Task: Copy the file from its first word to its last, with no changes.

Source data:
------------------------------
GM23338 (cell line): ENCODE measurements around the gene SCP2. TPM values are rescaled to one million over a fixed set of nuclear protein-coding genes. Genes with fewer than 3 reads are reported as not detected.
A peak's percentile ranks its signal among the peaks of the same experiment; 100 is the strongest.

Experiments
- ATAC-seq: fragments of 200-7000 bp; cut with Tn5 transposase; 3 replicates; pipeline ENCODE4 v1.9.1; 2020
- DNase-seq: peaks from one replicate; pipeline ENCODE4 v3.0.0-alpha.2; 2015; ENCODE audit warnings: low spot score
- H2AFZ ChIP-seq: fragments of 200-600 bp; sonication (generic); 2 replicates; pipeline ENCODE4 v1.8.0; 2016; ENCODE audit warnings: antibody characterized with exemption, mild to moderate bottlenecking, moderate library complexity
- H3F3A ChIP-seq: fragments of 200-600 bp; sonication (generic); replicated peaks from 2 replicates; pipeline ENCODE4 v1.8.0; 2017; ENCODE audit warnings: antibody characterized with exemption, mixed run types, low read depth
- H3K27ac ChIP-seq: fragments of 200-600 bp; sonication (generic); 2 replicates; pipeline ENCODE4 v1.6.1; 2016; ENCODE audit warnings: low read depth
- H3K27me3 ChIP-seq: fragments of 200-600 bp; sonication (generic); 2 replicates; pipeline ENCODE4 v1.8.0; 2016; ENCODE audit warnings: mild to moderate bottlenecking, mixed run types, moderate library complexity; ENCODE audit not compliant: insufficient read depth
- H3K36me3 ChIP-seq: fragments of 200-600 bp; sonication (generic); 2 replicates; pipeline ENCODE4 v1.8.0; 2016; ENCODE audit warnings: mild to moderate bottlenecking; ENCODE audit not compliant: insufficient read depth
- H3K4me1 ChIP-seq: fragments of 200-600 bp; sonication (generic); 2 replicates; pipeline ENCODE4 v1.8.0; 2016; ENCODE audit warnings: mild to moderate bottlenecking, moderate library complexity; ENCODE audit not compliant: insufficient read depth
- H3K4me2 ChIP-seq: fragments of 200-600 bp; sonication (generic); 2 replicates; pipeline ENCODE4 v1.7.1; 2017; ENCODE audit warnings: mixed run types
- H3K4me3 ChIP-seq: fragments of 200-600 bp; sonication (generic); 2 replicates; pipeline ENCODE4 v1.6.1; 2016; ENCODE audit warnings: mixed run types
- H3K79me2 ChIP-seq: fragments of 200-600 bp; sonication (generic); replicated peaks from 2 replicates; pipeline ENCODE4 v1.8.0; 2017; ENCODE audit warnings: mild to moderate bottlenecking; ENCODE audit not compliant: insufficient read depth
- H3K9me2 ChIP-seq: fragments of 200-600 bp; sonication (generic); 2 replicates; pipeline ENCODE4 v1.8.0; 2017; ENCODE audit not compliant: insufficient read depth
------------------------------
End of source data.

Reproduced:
GM23338 (cell line): ENCODE measurements around the gene SCP2. TPM values are rescaled to one million over a fixed set of nuclear protein-coding genes. Genes with fewer than 3 reads are reported as not detected.
A peak's percentile ranks its signal among the peaks of the same experiment; 100 is the strongest.

Experiments
- ATAC-seq: fragments of 200-7000 bp; cut with Tn5 transposase; 3 replicates; pipeline ENCODE4 v1.9.1; 2020
- DNase-seq: peaks from one replicate; pipeline ENCODE4 v3.0.0-alpha.2; 2015; ENCODE audit warnings: low spot score
- H2AFZ ChIP-seq: fragments of 200-600 bp; sonication (generic); 2 replicates; pipeline ENCODE4 v1.8.0; 2016; ENCODE audit warnings: antibody characterized with exemption, mild to moderate bottlenecking, moderate library complexity
- H3F3A ChIP-seq: fragments of 200-600 bp; sonication (generic); replicated peaks from 2 replicates; pipeline ENCODE4 v1.8.0; 2017; ENCODE audit warnings: antibody characterized with exemption, mixed run types, low read depth
- H3K27ac ChIP-seq: fragments of 200-600 bp; sonication (generic); 2 replicates; pipeline ENCODE4 v1.6.1; 2016; ENCODE audit warnings: low read depth
- H3K27me3 ChIP-seq: fragments of 200-600 bp; sonication (generic); 2 replicates; pipeline ENCODE4 v1.8.0; 2016; ENCODE audit warnings: mild to moderate bottlenecking, mixed run types, moderate library complexity; ENCODE audit not compliant: insufficient read depth
- H3K36me3 ChIP-seq: fragments of 200-600 bp; sonication (generic); 2 replicates; pipeline ENCODE4 v1.8.0; 2016; ENCODE audit warnings: mild to moderate bottlenecking; ENCODE audit not compliant: insufficient read depth
- H3K4me1 ChIP-seq: fragments of 200-600 bp; sonication (generic); 2 replicates; pipeline ENCODE4 v1.8.0; 2016; ENCODE audit warnings: mild to moderate bottlenecking, moderate library complexity; ENCODE audit not compliant: insufficient read depth
- H3K4me2 ChIP-seq: fragments of 200-600 bp; sonication (generic); 2 replicates; pipeline ENCODE4 v1.7.1; 2017; ENCODE audit warnings: mixed run types
- H3K4me3 ChIP-seq: fragments of 200-600 bp; sonication (generic); 2 replicates; pipeline ENCODE4 v1.6.1; 2016; ENCODE audit warnings: mixed run types
- H3K79me2 ChIP-seq: fragments of 200-600 bp; sonication (generic); replicated peaks from 2 replicates; pipeline ENCODE4 v1.8.0; 2017; ENCODE audit warnings: mild to moderate bottlenecking; ENCODE audit not compliant: insufficient read depth
- H3K9me2 ChIP-seq: fragments of 200-600 bp; sonication (generic); 2 replicates; pipeline ENCODE4 v1.8.0; 2017; ENCODE audit not compliant: insufficient read depth